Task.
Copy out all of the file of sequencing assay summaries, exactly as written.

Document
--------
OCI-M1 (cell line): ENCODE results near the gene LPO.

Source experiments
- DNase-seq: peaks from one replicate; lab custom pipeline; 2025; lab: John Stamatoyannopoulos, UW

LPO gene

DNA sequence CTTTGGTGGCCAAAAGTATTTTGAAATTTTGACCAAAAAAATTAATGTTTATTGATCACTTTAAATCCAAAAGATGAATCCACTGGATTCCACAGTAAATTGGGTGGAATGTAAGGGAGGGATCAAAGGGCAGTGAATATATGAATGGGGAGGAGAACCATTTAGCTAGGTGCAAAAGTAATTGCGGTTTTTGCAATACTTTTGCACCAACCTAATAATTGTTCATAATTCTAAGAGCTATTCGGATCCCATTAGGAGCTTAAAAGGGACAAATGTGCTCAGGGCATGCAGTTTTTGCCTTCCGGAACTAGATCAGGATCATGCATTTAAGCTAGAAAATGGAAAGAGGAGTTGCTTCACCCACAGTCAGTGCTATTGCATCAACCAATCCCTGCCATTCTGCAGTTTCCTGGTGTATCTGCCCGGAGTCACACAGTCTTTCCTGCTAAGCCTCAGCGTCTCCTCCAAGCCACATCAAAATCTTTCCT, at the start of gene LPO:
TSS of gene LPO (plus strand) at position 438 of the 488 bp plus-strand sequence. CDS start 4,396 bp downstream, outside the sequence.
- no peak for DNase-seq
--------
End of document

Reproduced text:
OCI-M1 (cell line): ENCODE results near the gene LPO.

Source experiments
- DNase-seq: peaks from one replicate; lab custom pipeline; 2025; lab: John Stamatoyannopoulos, UW

LPO gene

DNA sequence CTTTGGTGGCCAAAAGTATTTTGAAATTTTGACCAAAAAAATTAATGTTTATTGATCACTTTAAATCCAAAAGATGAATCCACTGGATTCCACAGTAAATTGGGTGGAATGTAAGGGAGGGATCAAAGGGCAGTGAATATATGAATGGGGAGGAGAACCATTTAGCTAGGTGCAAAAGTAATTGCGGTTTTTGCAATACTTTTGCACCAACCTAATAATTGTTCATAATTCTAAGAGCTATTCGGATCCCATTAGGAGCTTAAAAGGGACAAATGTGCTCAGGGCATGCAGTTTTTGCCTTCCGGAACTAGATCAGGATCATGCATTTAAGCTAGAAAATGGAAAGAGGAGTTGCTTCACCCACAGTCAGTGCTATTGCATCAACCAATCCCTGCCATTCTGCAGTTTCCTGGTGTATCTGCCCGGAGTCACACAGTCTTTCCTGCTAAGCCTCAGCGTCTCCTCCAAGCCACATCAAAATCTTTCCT, at the start of gene LPO:
TSS of gene LPO (plus strand) at position 438 of the 488 bp plus-strand sequence. CDS start 4,396 bp downstream, outside the sequence.
- no peak for DNase-seq